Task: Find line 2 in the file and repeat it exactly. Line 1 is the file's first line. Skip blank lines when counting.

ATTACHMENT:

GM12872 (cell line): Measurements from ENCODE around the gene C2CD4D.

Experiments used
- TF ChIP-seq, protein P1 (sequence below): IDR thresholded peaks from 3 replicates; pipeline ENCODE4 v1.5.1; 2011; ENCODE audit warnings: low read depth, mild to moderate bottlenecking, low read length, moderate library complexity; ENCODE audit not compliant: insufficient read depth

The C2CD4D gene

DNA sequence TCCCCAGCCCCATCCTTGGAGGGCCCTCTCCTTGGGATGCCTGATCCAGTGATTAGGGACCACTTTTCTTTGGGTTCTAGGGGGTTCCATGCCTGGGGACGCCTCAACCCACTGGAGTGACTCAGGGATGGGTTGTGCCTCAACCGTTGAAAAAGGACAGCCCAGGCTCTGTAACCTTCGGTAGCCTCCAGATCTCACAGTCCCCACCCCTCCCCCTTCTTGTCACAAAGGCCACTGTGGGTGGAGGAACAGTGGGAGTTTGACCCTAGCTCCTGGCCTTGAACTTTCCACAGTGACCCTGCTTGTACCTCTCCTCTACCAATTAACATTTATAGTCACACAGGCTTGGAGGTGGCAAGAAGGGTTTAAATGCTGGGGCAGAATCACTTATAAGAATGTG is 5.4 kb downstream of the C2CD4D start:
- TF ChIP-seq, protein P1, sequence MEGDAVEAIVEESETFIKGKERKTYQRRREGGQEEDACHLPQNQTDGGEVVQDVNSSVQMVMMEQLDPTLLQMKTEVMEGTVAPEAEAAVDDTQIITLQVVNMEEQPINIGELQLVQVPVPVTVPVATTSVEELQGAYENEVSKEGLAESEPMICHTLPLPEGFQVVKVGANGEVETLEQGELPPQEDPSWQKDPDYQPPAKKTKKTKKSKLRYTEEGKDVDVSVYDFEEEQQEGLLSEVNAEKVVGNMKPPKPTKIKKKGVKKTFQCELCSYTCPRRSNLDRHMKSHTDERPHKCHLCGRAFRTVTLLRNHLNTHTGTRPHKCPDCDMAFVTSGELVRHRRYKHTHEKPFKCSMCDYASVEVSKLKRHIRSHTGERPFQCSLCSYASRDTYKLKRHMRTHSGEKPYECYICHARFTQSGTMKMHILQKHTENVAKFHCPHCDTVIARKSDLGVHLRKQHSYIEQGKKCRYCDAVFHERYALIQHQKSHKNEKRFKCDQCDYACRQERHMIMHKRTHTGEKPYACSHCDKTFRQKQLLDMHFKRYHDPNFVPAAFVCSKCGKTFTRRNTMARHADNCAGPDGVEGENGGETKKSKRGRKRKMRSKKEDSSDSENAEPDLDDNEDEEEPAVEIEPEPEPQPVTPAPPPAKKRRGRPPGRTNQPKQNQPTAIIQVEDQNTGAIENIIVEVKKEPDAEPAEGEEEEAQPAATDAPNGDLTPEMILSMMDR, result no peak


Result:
Experiments used